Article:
Alfred Schnittke died this year (1998). His passing will no doubt attract
many retrospectives and the BIS complete edition will continue to unfold,
nicely complemented by the Chandos discs.
Little recognised in his oeuvre is his film music and but for this disc I
would not have known about it. First of all let me confess, far from proudly,
my ignorance of Schnittke's concert music. I recall hearing a neo-classical
concerto grosso in the early 1980s but have heard (or chosen to hear) little
since then. The present disc is my first substantial introduction to his
The Story of an Unknown Actor (1976 - 23:19 - 12 tracks) This opens
with a noble surging and pushing theme for harpsichord and strings. There
is a suggestion of the grand baroque concerto about this music but it has
much more emotion and visceral excitement. This is extremely striking music
headlong and desperate with a vein of sadness. The second track has a plangent
solo piano which again is slightly sad. This represents a Russian eclogue
or an updated shadow of the slow movement of a late Mozart Piano concerto.
The first and second movement theme is projected by a vibraphone with the
merest touches from the piano in the third track. The theme is then presented
in pizzicato stepwise and fugally developed . Desperately attractive material.
The theme is successively taken by clarinet with orchestra  and solo cello
. An urgently alarmed and alarming harpsichord and plucked strings with
closely echoing harpsichord next take the foreground . This then relaunches
the surging string opening from . The eighth track is a luxuriantly sad
string serenade with solo piano gently intoning. The music is not far removed
from the hyper-romanticism of Rachmaninov's second piano concerto. Tracks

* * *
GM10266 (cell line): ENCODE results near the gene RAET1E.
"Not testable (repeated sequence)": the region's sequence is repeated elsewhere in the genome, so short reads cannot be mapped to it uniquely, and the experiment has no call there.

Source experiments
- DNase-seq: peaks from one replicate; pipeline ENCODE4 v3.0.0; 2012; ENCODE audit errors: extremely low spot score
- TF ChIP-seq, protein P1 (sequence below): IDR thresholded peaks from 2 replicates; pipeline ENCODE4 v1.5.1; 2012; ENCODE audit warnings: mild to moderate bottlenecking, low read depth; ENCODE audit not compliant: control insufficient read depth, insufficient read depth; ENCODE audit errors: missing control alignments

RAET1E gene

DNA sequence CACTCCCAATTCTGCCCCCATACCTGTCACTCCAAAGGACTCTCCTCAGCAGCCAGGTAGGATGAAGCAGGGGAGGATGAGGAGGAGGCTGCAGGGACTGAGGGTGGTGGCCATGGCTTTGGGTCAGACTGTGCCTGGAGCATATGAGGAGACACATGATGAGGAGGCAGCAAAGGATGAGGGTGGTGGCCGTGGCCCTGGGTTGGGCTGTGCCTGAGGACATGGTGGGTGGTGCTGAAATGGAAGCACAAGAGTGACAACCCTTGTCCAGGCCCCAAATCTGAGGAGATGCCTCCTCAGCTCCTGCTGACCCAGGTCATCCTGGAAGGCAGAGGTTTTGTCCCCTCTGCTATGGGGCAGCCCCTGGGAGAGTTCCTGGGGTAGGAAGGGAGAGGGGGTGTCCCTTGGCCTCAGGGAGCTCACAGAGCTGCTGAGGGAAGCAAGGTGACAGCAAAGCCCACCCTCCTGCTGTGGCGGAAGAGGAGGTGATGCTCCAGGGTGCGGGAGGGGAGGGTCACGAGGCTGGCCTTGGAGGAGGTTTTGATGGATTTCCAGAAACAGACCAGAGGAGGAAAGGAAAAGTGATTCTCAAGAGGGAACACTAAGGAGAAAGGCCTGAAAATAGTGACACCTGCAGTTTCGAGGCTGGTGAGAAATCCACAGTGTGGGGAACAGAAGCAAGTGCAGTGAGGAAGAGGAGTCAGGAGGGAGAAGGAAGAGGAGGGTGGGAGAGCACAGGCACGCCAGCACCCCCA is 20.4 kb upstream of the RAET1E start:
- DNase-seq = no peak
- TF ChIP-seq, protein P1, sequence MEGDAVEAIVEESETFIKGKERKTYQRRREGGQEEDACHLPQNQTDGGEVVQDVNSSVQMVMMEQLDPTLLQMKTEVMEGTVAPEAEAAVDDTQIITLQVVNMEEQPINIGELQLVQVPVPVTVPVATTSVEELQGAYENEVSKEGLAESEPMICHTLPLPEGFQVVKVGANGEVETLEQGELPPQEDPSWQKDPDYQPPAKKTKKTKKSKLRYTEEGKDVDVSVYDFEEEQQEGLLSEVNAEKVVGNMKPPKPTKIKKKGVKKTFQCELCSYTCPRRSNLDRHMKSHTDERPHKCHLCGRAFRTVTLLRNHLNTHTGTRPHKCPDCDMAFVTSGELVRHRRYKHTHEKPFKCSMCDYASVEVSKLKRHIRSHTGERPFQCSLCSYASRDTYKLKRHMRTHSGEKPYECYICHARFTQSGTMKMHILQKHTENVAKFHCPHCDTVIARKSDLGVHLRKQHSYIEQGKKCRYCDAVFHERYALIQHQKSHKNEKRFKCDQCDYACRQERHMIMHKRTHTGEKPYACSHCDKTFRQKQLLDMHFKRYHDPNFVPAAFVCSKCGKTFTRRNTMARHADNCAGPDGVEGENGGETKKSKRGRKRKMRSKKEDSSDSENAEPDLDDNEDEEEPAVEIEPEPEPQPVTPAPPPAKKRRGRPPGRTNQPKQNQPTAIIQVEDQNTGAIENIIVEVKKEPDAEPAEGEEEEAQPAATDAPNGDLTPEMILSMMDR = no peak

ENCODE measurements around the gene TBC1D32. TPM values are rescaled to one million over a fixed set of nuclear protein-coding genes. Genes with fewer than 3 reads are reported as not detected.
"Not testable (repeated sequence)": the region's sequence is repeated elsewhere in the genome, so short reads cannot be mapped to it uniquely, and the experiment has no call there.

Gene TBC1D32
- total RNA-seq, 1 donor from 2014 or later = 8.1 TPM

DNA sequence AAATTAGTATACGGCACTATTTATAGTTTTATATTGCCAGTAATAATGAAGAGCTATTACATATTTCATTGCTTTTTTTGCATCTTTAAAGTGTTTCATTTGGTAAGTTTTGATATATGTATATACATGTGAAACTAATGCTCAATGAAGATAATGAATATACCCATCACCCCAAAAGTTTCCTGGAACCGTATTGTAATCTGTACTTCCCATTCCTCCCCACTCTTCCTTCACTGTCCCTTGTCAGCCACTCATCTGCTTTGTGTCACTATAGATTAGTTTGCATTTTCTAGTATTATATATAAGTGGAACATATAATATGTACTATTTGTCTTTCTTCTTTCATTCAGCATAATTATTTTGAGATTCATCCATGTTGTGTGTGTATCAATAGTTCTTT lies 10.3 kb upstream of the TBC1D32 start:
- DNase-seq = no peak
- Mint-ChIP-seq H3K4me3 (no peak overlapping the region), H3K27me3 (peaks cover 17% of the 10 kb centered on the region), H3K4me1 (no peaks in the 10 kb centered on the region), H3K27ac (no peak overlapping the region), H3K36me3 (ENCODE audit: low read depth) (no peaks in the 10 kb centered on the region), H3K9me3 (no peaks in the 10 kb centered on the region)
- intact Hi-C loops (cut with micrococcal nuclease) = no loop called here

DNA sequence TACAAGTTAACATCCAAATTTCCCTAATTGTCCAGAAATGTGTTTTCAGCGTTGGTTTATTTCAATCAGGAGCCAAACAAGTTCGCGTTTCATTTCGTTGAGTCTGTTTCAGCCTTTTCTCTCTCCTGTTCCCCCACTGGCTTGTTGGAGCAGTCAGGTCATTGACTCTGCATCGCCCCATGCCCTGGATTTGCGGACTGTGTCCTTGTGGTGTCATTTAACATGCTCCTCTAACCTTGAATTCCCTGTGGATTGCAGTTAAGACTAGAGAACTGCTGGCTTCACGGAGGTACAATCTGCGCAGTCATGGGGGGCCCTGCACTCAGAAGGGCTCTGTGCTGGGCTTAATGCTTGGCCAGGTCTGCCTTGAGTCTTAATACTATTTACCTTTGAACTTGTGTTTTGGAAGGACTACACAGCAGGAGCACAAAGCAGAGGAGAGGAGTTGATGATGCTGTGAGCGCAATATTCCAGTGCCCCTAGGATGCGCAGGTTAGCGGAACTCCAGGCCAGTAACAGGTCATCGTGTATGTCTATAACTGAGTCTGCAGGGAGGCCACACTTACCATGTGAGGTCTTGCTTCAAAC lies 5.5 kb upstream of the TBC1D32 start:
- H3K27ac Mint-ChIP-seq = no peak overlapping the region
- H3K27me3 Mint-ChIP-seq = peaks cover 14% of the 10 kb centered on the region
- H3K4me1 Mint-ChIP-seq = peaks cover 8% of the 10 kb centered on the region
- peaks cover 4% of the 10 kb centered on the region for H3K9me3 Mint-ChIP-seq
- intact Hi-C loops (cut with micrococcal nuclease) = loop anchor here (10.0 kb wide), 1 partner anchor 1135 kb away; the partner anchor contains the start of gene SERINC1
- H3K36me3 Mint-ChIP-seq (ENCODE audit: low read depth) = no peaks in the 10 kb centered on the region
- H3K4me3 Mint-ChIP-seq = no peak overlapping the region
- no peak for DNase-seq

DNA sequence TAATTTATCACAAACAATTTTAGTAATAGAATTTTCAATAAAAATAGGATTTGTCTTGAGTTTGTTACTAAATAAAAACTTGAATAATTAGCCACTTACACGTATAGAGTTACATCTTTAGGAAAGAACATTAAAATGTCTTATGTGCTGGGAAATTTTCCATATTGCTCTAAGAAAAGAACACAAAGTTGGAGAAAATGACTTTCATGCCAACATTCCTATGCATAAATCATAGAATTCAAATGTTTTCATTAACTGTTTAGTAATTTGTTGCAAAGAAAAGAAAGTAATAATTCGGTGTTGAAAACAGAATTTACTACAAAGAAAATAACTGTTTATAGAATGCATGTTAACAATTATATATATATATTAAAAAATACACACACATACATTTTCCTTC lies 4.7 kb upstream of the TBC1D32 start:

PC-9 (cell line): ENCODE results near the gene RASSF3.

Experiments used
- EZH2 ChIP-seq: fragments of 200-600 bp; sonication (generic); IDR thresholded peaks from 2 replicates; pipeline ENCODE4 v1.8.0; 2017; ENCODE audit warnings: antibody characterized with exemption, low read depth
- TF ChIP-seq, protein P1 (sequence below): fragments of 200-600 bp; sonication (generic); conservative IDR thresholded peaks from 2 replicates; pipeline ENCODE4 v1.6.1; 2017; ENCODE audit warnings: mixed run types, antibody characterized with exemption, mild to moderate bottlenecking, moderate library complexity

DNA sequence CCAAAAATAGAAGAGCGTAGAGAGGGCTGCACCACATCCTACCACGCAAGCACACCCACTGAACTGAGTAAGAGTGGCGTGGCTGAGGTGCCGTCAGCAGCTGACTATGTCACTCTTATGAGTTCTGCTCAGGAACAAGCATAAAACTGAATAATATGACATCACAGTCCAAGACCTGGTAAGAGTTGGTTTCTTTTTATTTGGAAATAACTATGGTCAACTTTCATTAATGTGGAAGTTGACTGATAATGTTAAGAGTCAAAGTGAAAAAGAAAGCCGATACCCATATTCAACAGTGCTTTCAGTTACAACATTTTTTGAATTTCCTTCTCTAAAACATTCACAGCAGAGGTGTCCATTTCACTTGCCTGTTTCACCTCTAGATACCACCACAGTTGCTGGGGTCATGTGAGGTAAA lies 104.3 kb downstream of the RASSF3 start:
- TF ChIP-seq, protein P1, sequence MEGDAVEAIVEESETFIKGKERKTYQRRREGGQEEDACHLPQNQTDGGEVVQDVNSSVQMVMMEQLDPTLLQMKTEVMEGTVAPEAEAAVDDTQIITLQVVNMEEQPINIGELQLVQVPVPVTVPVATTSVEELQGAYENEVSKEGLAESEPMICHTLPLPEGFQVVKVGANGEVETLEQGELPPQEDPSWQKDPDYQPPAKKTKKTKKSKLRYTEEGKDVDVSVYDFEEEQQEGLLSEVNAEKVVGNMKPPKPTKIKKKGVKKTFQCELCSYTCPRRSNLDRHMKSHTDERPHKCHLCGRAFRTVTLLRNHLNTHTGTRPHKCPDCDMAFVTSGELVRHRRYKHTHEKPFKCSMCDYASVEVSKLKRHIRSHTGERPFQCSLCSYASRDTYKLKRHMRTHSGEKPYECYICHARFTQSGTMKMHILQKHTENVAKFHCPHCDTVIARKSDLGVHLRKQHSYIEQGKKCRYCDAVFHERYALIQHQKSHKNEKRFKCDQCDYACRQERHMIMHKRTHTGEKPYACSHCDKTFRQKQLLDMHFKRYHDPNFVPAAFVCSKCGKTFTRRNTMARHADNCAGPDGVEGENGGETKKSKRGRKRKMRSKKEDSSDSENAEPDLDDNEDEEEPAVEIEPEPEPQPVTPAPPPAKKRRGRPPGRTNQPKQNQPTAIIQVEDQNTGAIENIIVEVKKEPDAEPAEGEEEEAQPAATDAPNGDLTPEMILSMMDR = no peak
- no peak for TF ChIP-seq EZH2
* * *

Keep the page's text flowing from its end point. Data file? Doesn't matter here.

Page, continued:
9 and 10 use what sounds like a slightly out-of-tune parlour piano tackling
Rachmaninov with velvety string-writing keeping the music air-borne. There
is a very Russian waltz  for strings perhaps escaping via a fractured
mirror from Tchaikovsky's Serenade and Sibelius's Pelleas et Melisande. The
surging theme returns for the last two tracks touched in with utmost gentleness
and humility by the xylophone  and  and with a contented sadness.
Imagine this music not being heard on Radio 3 or Classic FM! Unforgivable!
Sport, Sport, Sport (1970 - 6 tracks - 9:51) The first track comprises
broken bugle calls. Then in Greece there are Xenakis-like clashings of wood,
brass and metal. Next follows a 1960s swinging clarinet in a Bach-like coolness.
Synthesised keyboards and piano and xylophone dominate the next track. Track
19 opens with a Tippettian hammering soon overtaken by rip-tide rushing of
the solo piano. The final track is extremely impressive catching the splendour
of a dizzily high winds. A dazzling track.
Agony (1973-74 - 6 tracks - 15:04) Dark mutterings and bell-like sounds
dominate . Dies Irae is suggested over a hammered beat running in terror
through the music  mixed with apocalyptic shoutings. This is followed
by the blackest of waltzes on Dies Irae. This is a depressive's waltz of
the type and style found in Prokofiev's Romeo and Juliet. Farewell features
bells stridently clamorous and occasionally dissonant. The conclusion has
the feel of a heroically fulfilled epic journey spurred on by hammered snare
drum and topped off by solo piano and jingles. The last track of the suite
is turbulent but with a satisfying sense of attainment. A percussive piano
figure strides over apocalyptic world-ending music.
Music for an Imaginary Play (1985 - 3 tracks - 7:03) These three tracks
are a complete contrast. The first sounds like a scattily weird and dangerously
manic dance for the Goons. Next comes a cool Debussian solo flute interlude
- Dreams of a Faun! Finally we get more of the Goons in an utterly stupid-headed
march. The outer two tracks sound distinctly and threateningly satirical.
This CD dates from 1994 although I can only guess at the vintage of the original
recordings. Sound quality is vivid. By the sound of it these are studio
re-recordings rather than taken direct from soundtrack. There is the merest
hint of overload in the heaven-clawing intensity of the strings of Story
of an Unknown Actor. Nothing to worry about. The notes are, as ever with